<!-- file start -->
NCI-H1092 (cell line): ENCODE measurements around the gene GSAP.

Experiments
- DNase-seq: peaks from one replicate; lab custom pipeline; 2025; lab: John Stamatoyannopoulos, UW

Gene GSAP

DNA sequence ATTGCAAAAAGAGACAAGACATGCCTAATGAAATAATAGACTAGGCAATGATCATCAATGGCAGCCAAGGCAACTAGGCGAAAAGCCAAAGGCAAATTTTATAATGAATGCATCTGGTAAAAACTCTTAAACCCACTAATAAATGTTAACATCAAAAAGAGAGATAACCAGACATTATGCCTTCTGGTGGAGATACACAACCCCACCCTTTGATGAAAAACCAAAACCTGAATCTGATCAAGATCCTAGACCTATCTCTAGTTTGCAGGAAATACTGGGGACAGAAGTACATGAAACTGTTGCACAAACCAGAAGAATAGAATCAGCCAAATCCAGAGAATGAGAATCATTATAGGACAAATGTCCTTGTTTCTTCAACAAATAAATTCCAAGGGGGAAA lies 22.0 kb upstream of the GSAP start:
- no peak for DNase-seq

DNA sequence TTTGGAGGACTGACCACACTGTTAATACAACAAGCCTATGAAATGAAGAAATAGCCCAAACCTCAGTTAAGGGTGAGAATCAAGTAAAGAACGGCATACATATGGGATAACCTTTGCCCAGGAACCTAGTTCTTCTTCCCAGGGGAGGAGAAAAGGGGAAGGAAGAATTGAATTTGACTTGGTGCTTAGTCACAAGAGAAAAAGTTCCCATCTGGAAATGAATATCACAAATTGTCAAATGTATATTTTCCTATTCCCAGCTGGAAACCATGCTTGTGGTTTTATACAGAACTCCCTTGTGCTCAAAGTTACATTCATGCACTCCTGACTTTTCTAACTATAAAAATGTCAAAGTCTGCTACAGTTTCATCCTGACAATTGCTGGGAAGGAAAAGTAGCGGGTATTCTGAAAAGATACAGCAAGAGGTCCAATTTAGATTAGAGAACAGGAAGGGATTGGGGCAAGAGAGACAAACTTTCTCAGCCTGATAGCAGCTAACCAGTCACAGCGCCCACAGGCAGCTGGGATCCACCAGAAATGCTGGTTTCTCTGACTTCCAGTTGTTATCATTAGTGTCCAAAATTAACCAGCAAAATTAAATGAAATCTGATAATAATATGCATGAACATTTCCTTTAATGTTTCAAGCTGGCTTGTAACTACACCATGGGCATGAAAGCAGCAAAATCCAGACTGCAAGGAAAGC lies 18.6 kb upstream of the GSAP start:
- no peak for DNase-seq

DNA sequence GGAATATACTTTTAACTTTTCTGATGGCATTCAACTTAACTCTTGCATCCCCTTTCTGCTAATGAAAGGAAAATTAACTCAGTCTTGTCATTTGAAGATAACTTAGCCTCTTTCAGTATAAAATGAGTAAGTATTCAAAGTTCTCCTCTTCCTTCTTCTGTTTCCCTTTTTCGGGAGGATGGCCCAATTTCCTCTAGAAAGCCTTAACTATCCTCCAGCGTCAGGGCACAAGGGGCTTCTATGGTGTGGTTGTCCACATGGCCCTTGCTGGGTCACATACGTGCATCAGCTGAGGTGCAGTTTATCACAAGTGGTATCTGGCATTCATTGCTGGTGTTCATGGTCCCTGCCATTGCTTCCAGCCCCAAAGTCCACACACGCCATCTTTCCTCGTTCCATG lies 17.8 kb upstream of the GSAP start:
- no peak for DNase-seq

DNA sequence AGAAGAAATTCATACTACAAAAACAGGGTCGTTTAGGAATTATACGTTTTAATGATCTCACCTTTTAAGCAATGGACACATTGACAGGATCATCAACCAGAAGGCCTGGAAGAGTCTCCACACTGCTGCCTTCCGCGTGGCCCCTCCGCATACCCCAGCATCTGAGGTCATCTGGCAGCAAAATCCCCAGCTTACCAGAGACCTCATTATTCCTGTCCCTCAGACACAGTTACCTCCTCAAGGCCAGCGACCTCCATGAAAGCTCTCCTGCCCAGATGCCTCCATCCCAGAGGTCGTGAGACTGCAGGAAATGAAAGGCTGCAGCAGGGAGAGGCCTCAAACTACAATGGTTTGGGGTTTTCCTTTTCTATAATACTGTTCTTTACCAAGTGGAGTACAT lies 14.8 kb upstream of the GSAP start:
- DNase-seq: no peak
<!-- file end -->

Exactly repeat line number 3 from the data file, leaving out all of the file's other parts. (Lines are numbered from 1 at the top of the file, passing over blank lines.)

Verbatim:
- DNase-seq: peaks from one replicate; lab custom pipeline; 2025; lab: John Stamatoyannopoulos, UW